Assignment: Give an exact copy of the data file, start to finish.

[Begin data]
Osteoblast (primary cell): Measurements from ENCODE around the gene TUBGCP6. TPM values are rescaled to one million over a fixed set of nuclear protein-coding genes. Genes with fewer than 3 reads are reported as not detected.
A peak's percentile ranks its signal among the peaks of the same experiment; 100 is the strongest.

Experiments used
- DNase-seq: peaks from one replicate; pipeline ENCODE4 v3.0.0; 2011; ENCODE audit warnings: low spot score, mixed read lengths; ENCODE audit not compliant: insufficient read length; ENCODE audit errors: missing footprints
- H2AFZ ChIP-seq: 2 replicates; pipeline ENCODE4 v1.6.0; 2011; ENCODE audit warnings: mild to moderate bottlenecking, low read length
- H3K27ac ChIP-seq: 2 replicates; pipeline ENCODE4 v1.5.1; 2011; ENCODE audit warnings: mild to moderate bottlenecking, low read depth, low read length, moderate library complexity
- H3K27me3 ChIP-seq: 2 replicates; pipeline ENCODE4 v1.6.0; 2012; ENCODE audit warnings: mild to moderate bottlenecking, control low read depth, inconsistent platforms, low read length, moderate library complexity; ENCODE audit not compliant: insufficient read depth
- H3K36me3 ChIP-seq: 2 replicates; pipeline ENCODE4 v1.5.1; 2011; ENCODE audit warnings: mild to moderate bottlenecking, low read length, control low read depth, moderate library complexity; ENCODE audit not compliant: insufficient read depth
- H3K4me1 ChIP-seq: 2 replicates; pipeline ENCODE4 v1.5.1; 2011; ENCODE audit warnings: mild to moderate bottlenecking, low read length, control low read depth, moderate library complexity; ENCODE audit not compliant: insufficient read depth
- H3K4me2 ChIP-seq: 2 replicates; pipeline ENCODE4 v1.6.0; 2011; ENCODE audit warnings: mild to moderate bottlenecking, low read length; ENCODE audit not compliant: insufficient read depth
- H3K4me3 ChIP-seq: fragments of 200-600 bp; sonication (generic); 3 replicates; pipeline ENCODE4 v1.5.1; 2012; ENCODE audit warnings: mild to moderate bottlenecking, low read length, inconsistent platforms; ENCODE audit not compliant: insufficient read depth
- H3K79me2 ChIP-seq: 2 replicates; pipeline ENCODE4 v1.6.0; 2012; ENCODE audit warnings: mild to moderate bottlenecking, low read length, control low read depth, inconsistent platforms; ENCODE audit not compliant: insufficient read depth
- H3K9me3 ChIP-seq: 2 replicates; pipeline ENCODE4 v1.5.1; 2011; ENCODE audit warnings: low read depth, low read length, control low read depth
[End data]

Osteoblast (primary cell): Measurements from ENCODE around the gene TUBGCP6. TPM values are rescaled to one million over a fixed set of nuclear protein-coding genes. Genes with fewer than 3 reads are reported as not detected.
A peak's percentile ranks its signal among the peaks of the same experiment; 100 is the strongest.

Experiments used
- DNase-seq: peaks from one replicate; pipeline ENCODE4 v3.0.0; 2011; ENCODE audit warnings: low spot score, mixed read lengths; ENCODE audit not compliant: insufficient read length; ENCODE audit errors: missing footprints
- H2AFZ ChIP-seq: 2 replicates; pipeline ENCODE4 v1.6.0; 2011; ENCODE audit warnings: mild to moderate bottlenecking, low read length
- H3K27ac ChIP-seq: 2 replicates; pipeline ENCODE4 v1.5.1; 2011; ENCODE audit warnings: mild to moderate bottlenecking, low read depth, low read length, moderate library complexity
- H3K27me3 ChIP-seq: 2 replicates; pipeline ENCODE4 v1.6.0; 2012; ENCODE audit warnings: mild to moderate bottlenecking, control low read depth, inconsistent platforms, low read length, moderate library complexity; ENCODE audit not compliant: insufficient read depth
- H3K36me3 ChIP-seq: 2 replicates; pipeline ENCODE4 v1.5.1; 2011; ENCODE audit warnings: mild to moderate bottlenecking, low read length, control low read depth, moderate library complexity; ENCODE audit not compliant: insufficient read depth
- H3K4me1 ChIP-seq: 2 replicates; pipeline ENCODE4 v1.5.1; 2011; ENCODE audit warnings: mild to moderate bottlenecking, low read length, control low read depth, moderate library complexity; ENCODE audit not compliant: insufficient read depth
- H3K4me2 ChIP-seq: 2 replicates; pipeline ENCODE4 v1.6.0; 2011; ENCODE audit warnings: mild to moderate bottlenecking, low read length; ENCODE audit not compliant: insufficient read depth
- H3K4me3 ChIP-seq: fragments of 200-600 bp; sonication (generic); 3 replicates; pipeline ENCODE4 v1.5.1; 2012; ENCODE audit warnings: mild to moderate bottlenecking, low read length, inconsistent platforms; ENCODE audit not compliant: insufficient read depth
- H3K79me2 ChIP-seq: 2 replicates; pipeline ENCODE4 v1.6.0; 2012; ENCODE audit warnings: mild to moderate bottlenecking, low read length, control low read depth, inconsistent platforms; ENCODE audit not compliant: insufficient read depth
- H3K9me3 ChIP-seq: 2 replicates; pipeline ENCODE4 v1.5.1; 2011; ENCODE audit warnings: low read depth, low read length, control low read depth